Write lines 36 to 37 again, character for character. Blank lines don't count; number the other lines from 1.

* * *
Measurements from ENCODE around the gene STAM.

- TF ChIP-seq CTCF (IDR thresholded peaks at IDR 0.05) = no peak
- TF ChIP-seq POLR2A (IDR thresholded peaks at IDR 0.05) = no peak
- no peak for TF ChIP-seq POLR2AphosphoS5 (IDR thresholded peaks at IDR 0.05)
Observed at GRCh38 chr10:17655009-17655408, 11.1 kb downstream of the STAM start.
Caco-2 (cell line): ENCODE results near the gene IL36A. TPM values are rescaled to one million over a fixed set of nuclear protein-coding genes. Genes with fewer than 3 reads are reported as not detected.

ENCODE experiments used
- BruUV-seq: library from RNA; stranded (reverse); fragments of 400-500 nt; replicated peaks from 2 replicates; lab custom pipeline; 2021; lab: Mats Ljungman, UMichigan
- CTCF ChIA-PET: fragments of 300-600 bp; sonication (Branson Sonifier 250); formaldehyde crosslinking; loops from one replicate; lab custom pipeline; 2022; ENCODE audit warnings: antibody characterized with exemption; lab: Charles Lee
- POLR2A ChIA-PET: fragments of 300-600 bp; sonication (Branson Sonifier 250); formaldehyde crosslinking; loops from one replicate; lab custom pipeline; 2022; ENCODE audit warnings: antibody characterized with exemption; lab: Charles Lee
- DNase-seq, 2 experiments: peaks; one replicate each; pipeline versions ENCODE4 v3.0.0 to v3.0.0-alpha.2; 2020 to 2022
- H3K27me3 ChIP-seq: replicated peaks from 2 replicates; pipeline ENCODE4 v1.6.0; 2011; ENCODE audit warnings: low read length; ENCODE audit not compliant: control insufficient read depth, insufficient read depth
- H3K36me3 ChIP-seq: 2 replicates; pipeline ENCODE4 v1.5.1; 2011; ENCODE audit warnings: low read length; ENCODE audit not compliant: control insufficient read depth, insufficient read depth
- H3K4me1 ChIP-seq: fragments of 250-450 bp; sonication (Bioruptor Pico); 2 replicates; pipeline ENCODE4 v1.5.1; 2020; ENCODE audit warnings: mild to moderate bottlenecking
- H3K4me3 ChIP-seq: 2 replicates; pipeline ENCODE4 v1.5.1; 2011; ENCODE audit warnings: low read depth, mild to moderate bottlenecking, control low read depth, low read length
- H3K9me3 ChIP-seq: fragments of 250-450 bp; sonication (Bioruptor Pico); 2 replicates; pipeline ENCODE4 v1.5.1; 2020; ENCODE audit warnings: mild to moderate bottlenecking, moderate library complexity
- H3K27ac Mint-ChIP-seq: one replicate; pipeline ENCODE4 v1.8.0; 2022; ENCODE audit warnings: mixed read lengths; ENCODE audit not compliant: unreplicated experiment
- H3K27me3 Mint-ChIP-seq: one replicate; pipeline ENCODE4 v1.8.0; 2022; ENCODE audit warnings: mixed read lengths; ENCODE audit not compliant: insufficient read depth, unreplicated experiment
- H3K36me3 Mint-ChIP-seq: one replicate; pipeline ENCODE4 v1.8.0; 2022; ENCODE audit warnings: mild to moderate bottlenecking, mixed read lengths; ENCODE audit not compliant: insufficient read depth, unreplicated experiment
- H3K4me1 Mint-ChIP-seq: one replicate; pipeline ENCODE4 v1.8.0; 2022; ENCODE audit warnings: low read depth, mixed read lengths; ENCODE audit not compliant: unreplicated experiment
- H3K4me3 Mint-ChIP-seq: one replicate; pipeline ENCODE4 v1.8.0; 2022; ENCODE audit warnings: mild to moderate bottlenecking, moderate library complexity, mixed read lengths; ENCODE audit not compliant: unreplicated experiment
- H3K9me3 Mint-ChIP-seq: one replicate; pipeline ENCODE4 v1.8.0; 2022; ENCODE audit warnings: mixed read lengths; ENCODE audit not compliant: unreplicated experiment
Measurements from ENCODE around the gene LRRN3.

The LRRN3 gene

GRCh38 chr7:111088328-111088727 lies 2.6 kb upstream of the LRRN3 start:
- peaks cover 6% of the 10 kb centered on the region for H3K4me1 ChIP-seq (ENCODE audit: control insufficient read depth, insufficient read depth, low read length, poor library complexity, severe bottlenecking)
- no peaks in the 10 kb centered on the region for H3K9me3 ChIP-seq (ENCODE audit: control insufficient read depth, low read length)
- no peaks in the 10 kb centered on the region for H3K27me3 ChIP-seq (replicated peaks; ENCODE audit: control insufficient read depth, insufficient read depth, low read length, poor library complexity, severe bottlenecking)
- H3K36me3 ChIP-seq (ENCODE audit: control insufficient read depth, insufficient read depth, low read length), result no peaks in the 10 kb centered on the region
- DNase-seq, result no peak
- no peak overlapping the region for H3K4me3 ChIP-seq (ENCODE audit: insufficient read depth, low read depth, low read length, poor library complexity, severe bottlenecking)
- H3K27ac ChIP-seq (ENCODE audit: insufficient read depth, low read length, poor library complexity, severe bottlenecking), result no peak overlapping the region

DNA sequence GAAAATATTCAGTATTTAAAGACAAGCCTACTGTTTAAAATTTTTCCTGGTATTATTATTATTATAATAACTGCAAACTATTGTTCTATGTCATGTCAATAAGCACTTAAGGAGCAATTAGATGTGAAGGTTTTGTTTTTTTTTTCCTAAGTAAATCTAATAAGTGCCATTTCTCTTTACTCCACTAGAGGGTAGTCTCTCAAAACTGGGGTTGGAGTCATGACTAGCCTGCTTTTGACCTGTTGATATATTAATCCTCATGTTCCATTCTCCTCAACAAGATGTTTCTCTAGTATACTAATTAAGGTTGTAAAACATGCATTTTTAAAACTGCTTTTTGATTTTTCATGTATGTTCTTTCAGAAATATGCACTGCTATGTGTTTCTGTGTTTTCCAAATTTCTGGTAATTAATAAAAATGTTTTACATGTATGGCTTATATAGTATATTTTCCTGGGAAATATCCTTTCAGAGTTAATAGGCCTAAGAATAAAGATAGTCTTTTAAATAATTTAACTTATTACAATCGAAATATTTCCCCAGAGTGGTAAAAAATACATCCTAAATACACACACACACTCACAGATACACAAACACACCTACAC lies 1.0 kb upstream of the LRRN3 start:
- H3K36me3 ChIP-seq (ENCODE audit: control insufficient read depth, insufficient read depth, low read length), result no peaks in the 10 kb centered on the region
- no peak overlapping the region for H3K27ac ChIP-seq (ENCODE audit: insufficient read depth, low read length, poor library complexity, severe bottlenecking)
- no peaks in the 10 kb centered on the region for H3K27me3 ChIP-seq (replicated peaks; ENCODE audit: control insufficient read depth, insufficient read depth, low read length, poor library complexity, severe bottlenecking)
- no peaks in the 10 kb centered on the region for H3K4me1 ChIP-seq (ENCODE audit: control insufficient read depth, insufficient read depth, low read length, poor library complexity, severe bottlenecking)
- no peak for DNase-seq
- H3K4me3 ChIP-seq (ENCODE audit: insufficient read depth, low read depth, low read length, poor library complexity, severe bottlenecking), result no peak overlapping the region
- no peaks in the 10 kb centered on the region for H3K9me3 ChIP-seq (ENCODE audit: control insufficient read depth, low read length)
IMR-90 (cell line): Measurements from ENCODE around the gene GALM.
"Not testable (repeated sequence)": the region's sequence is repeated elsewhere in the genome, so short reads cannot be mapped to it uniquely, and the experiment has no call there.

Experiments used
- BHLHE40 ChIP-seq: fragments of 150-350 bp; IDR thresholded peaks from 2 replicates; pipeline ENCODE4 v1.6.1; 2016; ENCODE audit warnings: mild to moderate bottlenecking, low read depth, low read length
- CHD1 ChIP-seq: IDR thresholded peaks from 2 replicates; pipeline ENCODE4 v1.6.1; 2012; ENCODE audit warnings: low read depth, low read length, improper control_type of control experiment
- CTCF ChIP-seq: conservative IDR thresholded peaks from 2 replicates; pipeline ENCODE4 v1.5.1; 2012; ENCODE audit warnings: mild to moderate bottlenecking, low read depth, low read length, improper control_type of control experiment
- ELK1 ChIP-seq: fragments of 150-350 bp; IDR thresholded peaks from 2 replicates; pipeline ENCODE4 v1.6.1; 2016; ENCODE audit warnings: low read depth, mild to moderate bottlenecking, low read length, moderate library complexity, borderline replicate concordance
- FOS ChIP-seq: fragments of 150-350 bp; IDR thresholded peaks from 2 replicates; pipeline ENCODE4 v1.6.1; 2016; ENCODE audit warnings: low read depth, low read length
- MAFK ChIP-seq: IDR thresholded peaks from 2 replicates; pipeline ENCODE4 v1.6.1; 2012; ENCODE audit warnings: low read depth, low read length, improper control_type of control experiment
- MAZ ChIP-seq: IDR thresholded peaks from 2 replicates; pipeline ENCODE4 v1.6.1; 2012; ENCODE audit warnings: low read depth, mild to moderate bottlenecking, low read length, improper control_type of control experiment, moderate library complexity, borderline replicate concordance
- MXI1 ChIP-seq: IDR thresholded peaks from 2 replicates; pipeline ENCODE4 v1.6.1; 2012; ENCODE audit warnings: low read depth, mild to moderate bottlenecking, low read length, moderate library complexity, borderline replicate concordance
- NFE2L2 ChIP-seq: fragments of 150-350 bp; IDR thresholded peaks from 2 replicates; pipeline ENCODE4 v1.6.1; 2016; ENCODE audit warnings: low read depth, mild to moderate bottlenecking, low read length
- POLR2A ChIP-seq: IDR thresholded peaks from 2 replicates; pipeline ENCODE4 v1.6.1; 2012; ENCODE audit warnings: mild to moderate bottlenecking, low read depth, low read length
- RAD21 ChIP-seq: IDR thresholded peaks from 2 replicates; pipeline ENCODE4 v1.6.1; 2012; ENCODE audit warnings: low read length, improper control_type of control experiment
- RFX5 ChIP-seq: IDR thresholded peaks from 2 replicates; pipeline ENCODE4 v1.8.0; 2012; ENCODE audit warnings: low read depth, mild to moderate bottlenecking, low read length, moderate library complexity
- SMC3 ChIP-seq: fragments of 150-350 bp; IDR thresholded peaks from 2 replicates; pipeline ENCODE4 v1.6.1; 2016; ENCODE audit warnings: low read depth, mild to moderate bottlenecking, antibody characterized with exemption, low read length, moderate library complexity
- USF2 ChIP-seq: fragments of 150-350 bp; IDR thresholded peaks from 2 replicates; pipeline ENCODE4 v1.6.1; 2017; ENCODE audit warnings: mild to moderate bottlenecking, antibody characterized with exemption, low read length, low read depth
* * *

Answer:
- no peaks in the 10 kb centered on the region for H3K27me3 ChIP-seq (replicated peaks; ENCODE audit: control insufficient read depth, insufficient read depth, low read length, poor library complexity, severe bottlenecking)
- no peaks in the 10 kb centered on the region for H3K4me1 ChIP-seq (ENCODE audit: control insufficient read depth, insufficient read depth, low read length, poor library complexity, severe bottlenecking)